Detroit Symphony musicians contract talks hit impasse

Posted on: July 30, 2010

In Thursday’s (7/29) Detroit News, Lawrence B. Johnson writes, “The musicians of the Detroit Symphony Orchestra, whose contract expires Aug. 31, said Thursday that management has ceased to negotiate in good faith and that talks have reached an impasse. The Musicians’ spokesman, Haden McKay, a cellist, said management has not budged from its original demand for a 28-percent cut in the players’ annual base pay of $105,000. That reduction would bring the starting salary to about $75,600, with scheduled increases to $79,950 by the third year. McKay said management had rejected a counter offer that would provide a 22-percent wage cut to about $82,000 in the first year with increases in the second a third year bringing the minimum up to $96,000. … The musicians contend that a sharp cut in salaries, coupled with a proposed freeze on pension contributions and reduced health benefits, would turn top young talent away from the DSO and cause some current members to seek positions elsewhere. McKay said management also insists on a reduction in the contracted complement of musicians from the current level of 96 full-time players to 84. In actuality, the DSO has only 85 full-time musicians on its current roster. The remaining 11 positions, created by departures or retirements, have gone unfilled.”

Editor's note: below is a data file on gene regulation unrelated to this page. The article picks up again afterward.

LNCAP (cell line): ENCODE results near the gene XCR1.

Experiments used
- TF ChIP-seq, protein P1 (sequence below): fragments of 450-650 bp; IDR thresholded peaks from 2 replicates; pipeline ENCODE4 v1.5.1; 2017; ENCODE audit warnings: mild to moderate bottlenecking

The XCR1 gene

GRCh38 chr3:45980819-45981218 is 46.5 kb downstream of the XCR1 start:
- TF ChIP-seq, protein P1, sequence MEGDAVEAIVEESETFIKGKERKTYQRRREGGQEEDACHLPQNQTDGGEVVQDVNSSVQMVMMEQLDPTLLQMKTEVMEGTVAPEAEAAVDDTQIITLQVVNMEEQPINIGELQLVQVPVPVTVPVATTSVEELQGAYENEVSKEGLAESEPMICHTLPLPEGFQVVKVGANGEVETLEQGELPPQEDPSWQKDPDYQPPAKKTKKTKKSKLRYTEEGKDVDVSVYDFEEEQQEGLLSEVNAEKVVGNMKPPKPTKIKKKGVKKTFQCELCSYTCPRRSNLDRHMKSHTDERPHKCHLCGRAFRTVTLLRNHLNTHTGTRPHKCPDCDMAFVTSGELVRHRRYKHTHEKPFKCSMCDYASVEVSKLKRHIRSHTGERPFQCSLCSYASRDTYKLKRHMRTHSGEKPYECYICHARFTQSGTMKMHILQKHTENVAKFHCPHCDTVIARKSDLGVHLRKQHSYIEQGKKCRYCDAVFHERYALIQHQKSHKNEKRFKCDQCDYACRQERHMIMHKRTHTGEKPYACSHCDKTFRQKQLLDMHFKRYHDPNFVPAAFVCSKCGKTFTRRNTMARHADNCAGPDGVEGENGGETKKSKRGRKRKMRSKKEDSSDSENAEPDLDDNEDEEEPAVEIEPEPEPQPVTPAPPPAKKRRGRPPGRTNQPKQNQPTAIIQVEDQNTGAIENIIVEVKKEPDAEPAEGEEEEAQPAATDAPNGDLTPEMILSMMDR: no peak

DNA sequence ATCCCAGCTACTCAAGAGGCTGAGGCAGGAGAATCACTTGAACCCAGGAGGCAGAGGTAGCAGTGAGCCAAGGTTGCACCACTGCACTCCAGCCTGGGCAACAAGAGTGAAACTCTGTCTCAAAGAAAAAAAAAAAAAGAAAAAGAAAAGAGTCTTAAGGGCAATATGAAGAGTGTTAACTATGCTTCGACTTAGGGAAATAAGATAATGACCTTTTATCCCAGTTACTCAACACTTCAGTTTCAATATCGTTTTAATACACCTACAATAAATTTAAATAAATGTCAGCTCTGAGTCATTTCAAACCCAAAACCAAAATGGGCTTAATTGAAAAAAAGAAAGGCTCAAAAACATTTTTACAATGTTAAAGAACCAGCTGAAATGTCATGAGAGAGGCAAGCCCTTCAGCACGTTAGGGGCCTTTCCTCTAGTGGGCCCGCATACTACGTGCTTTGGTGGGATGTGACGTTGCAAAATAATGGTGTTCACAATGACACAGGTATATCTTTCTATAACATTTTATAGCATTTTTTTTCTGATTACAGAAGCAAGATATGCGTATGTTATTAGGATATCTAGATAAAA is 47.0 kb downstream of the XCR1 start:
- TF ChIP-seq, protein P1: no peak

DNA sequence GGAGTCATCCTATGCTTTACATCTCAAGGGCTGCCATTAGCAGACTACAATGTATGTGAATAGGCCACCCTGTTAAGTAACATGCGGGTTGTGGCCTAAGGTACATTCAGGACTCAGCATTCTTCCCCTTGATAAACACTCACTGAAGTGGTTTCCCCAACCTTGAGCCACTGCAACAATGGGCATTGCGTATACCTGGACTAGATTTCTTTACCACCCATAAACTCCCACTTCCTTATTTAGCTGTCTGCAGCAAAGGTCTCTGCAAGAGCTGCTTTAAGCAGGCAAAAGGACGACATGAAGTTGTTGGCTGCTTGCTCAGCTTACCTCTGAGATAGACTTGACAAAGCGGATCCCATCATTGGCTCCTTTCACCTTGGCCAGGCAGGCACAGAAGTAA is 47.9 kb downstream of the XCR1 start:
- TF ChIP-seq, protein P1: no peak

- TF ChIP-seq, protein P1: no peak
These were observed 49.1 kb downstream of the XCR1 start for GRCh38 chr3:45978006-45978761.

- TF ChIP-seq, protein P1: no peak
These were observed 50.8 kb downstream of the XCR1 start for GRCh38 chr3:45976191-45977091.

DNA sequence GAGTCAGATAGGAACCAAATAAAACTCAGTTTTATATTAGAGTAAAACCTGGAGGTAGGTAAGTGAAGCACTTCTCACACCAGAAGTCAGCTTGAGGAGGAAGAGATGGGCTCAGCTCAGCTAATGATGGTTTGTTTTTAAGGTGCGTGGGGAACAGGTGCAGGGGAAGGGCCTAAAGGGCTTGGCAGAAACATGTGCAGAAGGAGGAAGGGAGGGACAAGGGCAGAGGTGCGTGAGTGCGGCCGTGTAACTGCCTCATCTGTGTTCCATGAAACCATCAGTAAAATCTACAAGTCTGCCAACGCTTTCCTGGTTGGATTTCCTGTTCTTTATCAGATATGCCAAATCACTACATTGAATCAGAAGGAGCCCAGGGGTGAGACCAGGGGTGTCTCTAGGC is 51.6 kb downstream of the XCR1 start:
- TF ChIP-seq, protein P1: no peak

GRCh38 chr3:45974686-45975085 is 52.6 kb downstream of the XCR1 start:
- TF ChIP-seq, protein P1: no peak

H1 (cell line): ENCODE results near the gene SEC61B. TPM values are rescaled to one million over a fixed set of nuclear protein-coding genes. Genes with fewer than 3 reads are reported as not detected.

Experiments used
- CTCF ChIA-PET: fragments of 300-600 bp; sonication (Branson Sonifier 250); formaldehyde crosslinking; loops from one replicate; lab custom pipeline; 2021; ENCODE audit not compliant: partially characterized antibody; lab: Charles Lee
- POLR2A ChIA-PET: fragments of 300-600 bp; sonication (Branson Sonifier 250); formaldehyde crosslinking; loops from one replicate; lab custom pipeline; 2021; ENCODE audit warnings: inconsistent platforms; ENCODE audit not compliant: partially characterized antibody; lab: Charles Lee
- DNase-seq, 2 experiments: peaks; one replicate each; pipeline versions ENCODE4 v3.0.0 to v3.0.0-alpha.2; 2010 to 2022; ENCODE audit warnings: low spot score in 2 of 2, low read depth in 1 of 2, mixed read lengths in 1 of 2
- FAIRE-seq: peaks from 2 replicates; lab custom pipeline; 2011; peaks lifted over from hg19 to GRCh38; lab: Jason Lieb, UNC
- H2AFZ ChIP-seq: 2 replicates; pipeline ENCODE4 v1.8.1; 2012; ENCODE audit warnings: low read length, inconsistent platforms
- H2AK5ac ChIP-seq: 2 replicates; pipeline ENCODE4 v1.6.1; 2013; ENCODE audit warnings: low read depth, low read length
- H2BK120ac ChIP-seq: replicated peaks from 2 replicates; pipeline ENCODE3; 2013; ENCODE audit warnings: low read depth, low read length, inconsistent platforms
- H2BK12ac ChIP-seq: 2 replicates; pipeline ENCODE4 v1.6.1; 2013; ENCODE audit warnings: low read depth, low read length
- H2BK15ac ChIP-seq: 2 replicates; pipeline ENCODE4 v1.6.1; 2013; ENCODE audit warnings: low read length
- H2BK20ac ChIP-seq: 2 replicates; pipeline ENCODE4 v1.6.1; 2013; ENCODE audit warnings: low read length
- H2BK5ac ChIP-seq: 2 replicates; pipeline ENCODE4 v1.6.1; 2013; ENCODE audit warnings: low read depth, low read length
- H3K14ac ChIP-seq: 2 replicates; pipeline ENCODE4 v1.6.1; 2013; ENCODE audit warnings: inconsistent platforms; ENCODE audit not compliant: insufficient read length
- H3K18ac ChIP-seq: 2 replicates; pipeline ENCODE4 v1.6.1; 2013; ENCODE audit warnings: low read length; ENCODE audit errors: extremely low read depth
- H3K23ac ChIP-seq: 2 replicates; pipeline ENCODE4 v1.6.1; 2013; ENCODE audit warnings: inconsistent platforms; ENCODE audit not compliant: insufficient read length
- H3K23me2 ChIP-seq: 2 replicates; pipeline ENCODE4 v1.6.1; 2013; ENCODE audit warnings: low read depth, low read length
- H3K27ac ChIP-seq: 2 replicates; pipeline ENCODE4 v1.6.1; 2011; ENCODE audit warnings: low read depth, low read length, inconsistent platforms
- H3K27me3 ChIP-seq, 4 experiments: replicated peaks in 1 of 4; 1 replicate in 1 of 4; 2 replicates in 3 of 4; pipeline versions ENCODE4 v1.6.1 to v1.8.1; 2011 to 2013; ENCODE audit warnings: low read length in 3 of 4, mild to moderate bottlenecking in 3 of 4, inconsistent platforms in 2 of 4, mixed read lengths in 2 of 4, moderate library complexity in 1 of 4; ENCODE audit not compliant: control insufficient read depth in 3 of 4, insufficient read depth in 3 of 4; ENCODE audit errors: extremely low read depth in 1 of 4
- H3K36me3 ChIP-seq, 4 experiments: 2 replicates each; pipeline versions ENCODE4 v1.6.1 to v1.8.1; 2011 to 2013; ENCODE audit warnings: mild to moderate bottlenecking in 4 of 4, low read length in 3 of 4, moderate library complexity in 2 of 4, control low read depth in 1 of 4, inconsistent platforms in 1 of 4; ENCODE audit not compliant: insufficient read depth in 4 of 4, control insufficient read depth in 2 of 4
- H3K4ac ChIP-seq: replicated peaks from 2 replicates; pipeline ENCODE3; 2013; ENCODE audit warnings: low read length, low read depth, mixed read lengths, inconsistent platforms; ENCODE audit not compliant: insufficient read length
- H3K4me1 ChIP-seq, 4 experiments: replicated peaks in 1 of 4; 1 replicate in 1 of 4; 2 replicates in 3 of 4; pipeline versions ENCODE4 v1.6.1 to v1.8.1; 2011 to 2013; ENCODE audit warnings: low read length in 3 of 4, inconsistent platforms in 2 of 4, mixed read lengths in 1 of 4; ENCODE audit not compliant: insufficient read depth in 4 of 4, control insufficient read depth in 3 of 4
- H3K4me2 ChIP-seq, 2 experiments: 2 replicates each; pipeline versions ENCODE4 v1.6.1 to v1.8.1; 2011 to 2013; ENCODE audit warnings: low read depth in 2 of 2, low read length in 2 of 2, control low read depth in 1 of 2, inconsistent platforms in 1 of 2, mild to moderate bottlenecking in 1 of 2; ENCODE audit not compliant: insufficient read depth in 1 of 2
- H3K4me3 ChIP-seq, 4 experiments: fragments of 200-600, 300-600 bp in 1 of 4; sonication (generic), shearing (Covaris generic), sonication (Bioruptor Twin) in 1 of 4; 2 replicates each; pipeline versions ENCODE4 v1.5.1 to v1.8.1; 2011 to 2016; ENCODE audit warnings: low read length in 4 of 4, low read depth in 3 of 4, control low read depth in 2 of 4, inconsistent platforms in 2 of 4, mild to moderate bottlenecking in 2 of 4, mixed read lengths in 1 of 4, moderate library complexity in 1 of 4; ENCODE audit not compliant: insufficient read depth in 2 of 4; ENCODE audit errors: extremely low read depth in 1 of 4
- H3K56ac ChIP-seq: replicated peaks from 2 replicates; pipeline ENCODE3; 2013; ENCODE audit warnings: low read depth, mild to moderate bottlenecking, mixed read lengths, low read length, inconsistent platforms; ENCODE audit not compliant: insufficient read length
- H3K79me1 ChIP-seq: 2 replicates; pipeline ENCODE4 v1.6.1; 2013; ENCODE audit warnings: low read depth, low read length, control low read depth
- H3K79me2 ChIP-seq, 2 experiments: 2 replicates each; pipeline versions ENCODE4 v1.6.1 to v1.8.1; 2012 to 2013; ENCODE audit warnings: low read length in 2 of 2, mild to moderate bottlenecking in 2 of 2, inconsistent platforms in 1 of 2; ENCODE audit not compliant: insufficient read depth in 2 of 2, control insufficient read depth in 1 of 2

Photo: The Detroit Symphony Orchestra and Music Director Leonard Slatkin acknowledge applause at the Adrienne Arsht Center for the Performing Arts in Miami.

Posted July 30, 2010